Ryan Schreiber is founder and CEO of the online music publication Pitchfork, “the most prominent brand in online music journalism” (New York Times). Pitchfork has also spawned successful offshoots, including the Pitchfork Music Festival, which happens annually in Chicago and Paris, and the Webby-award winning online music video channel Pitchfork.tv. Schreiber now employs more than three dozen staff between Pitchfork’s Chicago and Brooklyn offices, and true to his original vision, his company remains entirely independently owned and operated. He has twice been featured in Time’s annual Time 100 poll of the world’s most influential people, and received an honorary arts degree from Columbia College Chicago.
From May 28–30, 2015, the Walker Art Center hosted Superscript: Arts Journalism and Criticism in a Digital Age, an international conference on cultural publishing’s current challenges and its possible futures. Prior to joining the conference’s panel discussion on Credibility, Criticism, and Collusion, he shared these words. To view the entire panel discussion playlist, click here.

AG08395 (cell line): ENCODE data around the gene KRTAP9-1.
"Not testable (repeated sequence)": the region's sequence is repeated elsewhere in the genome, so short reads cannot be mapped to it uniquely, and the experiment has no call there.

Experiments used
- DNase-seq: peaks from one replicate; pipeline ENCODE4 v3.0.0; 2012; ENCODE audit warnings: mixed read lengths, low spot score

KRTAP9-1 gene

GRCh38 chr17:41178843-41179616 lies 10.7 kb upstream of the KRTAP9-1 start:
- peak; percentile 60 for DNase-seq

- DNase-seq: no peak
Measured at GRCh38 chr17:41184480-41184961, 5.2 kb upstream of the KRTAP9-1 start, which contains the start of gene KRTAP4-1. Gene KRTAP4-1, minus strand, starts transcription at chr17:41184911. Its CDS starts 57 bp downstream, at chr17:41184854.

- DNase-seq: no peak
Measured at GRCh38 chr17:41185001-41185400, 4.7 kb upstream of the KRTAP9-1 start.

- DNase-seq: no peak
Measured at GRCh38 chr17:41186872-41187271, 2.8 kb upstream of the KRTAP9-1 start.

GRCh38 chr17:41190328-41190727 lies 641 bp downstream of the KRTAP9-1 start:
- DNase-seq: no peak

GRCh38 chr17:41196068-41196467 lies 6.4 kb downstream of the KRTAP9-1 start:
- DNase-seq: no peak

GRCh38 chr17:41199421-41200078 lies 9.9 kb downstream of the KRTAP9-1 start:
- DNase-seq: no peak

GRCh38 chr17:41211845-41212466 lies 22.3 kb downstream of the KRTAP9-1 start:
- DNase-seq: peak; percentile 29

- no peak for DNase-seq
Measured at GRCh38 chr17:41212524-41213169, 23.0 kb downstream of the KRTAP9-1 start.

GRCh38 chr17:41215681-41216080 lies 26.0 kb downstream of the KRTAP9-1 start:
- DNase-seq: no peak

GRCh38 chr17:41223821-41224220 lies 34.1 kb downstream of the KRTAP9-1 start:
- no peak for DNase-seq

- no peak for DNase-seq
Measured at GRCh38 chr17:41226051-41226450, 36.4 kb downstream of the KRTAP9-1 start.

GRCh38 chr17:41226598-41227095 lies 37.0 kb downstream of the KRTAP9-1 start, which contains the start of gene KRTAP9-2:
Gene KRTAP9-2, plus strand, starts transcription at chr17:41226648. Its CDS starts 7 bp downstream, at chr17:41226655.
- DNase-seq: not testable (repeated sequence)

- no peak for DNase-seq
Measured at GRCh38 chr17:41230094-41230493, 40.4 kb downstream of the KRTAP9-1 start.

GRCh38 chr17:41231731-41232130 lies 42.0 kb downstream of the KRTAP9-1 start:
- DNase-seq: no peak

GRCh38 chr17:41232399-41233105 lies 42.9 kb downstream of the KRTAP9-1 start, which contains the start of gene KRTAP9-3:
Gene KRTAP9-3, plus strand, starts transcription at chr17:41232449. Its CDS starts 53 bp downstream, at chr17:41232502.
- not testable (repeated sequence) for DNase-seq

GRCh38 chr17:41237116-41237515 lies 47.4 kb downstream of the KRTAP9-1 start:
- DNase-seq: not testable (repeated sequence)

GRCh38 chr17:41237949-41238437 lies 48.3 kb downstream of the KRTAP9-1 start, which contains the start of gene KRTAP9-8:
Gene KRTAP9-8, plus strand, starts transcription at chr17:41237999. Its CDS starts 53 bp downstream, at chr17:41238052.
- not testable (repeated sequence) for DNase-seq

I was raised in the western suburbs of Minneapolis, and as a young person, the Walker’s collection served as my first introduction to contemporary art, so it’s exciting to find myself involved with Superscript. I was lucky to grow up with access to this city’s arts community. My taste in music was strongly shaped by its influence. The alternative radio stations KJ104 and REV105 introduced me to bands like Jesus and Mary Chain, My Bloody Valentine, Guided by Voices. KUOM at the University of Minnesota taught me about underground punk and electronic music. KMOJ introduced me to hip-hop, First Avenue and the Cedar Cultural Center made me a fan of live music, and the City Pages, along with local defunct zines, such as Cake and the Squealer, inspired me to be a writer and a critic.